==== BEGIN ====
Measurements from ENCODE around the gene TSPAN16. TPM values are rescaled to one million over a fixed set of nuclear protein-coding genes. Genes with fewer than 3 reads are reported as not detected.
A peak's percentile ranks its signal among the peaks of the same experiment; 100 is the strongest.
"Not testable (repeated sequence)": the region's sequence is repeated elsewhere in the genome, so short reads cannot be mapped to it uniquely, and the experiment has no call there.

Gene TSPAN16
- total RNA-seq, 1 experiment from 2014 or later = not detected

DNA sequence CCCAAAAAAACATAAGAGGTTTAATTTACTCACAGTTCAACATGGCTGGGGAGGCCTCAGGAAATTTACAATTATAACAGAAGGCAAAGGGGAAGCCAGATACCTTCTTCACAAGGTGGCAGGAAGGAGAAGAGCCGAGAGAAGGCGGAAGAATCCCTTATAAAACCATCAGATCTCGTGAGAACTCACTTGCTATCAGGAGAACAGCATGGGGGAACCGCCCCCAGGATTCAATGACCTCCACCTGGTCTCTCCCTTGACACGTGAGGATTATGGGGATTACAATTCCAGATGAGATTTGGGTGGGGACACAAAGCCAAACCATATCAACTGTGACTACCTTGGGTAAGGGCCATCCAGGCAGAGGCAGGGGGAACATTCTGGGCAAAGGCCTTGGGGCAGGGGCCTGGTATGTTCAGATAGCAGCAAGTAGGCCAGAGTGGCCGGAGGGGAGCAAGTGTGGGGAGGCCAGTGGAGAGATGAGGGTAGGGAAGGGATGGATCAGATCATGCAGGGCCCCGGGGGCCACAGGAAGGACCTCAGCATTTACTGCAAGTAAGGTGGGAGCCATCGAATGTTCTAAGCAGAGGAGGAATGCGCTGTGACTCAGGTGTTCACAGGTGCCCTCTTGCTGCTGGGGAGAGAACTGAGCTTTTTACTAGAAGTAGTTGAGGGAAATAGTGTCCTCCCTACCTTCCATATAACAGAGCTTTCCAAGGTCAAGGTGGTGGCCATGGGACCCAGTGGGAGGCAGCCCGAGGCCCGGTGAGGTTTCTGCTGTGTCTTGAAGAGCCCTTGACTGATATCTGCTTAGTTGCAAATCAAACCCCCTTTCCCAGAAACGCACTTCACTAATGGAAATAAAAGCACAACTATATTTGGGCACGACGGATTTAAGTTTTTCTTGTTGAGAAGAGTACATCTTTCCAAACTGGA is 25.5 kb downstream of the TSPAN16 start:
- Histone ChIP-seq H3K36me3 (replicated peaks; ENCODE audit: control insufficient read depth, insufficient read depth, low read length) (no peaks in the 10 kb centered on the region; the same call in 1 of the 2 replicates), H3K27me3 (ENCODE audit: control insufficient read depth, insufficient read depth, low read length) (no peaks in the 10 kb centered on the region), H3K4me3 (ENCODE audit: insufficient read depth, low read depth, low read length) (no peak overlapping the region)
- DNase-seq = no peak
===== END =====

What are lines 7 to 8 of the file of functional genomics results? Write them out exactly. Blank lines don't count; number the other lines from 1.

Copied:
- Histone ChIP-seq H3K36me3 (replicated peaks; ENCODE audit: control insufficient read depth, insufficient read depth, low read length) (no peaks in the 10 kb centered on the region; the same call in 1 of the 2 replicates), H3K27me3 (ENCODE audit: control insufficient read depth, insufficient read depth, low read length) (no peaks in the 10 kb centered on the region), H3K4me3 (ENCODE audit: insufficient read depth, low read depth, low read length) (no peak overlapping the region)
- DNase-seq = no peak